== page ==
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The local currency in Bali, as with the rest of Indonesia, is known as the rupiah (IDR, or RP). Thanks to historic inflation, Indonesian money comes in huge denominations ranging from aluminum IDR 50 coins to staggering IDR 100,000 bills (each worth about $11).

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Paper notes come in denominations of IDR 500, 1,000, 5,000, 10,000, 20,000, 50,000 and 100,000. Coins come in denominations of 50, 100, 200, 500 and 1,000, although these are somewhat less circulated compared to paper bills. Check this page to review the current dollar-rupiah exchange rate: Yahoo Finance – U.S. Dollar to Indonesian Rupiah Exchange Rate (offsite). Bali’s tourist-oriented businesses have become very talented at parting visitors from their money through fair means or foul. This is not to disparage the mostly honest drivers, waiters, bankers, and tour guides in Bali – but one must be careful not to get ripped off in Bali, as there are also plenty of scammers just waiting for the chance to take advantage.

  1. Money Changers and Foreign Currency in Bali

    There are plenty of exchange facilities all over Bali’s main tourist areas, most of them accepting currencies like the US dollar, Australian dollar, and UK pound. The honest dealers operate alongside shady money changers, and it’s very hard to tell one from the other.

    Before going out to have your bills changed, check a local newspaper for up-to-date rates of exchange. But don’t take the rate to heart: the resulting exchange may end up lower due to commissions charged by money changing outlets.
    You can have your money changed at the following locations, arranged in order of trustworthiness:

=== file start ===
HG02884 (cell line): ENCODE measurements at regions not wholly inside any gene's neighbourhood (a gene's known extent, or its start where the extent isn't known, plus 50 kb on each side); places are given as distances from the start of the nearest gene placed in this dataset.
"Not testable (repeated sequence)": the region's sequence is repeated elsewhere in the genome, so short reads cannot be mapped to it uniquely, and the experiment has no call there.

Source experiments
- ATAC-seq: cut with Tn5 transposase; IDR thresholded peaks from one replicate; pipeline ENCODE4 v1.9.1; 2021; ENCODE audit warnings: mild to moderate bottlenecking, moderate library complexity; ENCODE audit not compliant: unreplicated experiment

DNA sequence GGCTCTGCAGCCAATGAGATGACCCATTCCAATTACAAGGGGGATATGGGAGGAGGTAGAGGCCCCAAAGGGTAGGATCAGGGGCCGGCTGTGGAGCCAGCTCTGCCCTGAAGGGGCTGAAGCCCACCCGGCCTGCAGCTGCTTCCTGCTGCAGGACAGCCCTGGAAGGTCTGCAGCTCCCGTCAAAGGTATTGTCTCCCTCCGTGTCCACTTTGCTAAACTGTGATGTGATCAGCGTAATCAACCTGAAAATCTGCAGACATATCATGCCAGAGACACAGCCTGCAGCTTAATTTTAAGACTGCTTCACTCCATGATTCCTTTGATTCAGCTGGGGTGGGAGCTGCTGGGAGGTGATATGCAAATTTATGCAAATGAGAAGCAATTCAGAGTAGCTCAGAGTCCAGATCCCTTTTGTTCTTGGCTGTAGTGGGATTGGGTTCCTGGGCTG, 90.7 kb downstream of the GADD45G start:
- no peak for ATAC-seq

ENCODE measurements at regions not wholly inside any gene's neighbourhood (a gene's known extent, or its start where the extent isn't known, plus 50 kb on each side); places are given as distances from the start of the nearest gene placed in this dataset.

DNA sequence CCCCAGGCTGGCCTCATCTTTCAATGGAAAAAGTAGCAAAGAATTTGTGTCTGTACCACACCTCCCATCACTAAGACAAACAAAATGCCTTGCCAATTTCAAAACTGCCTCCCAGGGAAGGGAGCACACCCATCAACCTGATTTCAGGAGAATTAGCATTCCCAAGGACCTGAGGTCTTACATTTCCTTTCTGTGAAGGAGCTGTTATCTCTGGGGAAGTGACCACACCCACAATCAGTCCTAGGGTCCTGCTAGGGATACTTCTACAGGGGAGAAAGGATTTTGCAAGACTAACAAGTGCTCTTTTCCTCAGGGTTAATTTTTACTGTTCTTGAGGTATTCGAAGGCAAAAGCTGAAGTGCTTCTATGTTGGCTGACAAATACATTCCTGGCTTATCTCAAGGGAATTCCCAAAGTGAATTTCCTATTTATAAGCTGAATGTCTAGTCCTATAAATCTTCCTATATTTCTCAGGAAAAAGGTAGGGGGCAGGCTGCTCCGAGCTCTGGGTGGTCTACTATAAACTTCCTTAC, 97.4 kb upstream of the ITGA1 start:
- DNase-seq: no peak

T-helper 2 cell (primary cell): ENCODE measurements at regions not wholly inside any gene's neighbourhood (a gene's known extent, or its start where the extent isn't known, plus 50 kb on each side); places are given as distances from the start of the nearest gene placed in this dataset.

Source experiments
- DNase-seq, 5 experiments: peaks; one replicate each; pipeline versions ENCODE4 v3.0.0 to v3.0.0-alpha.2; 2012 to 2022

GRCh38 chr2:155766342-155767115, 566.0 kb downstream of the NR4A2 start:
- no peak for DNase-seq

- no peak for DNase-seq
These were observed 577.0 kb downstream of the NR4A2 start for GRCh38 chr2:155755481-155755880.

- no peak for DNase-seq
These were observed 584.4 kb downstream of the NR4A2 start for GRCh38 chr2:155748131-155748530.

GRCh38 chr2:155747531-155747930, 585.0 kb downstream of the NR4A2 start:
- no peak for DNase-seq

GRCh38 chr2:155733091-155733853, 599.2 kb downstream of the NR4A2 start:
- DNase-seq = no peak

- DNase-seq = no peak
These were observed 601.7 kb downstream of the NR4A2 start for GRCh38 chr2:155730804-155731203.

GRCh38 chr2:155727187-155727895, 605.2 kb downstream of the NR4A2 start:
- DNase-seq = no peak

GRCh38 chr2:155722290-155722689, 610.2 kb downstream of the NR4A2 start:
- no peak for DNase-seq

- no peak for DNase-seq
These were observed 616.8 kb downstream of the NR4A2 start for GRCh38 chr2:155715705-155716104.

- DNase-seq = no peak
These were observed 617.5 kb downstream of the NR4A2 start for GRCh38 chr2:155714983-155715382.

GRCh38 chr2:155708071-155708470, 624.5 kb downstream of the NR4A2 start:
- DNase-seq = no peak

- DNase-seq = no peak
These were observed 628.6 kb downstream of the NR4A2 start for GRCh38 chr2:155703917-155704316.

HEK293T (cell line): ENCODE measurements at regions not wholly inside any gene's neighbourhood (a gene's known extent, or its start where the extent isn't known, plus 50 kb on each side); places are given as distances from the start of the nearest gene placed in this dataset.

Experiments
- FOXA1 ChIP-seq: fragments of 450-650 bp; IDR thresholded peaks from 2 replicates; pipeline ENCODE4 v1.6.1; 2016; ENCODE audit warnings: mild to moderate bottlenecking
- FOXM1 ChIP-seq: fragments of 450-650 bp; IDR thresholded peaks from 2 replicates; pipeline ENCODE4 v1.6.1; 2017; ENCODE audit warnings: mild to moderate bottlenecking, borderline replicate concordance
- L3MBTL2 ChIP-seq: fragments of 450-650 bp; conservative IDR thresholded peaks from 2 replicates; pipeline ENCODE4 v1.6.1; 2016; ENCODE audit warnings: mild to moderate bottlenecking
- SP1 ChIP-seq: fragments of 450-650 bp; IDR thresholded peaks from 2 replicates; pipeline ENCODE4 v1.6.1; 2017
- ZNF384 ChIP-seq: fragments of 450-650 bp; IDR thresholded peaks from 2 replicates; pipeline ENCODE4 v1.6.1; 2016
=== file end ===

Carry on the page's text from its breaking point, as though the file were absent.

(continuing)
• Banks: You are least likely to be ripped off when exchanging currency at a bank. Alternatively, you can withdraw from a bank ATM using your debit or credit card.
    • Hotels: Many hotel front desks permit currency exchange, but offer lower exchange rates compared to banks and regular money changers.
    • Authorized money changers: Bank Indonesia-authorized money changers advertise their status as Pedagang Valuta Asing Berizin or PVA Berizin(Indonesian for “Authorized Money Changer”) with a green PVA Berizin logo in the shop window. (See image above.)
  2. Bali Banks

    Most banks in Bali accept foreign currencies for exchange. On weekdays, banks in Bali are open from 8am to 3pm.

    The following Indonesian banks operate within Bali, and provide ATM and over-the-counter services. Click on the offsite links in the list below to access their English-language sites and find their branches and ATMs in Bali.

    Apart from exchanging foreign currencies at these banks, you can also get a cash advance on your credit card (either over-the-counter or from their ATM machine), or use their ATMs to withdraw from your own ATM debit card. Use the following ATM locators to find a bank in Bali that will accept withdrawals from your ATM debit or credit card:

    Most banks have an upper withdrawal limit of IDR 3 million (about $330), although some machines can go as low as IDR 1.25 million or as high as IDR 5 million.

    The convenience offered by ATMs in Bali may be offset by fees charged for overseas withdrawals. Double-check with your bank or credit card before making a withdrawal on a Bali ATM. Here’s a breakdown of the fees charged by U.S. financial institutions for ATM withdrawals and card purchases: BankRate.com – Currency Conversion Costs (offsite).

  3. Bali Money Changers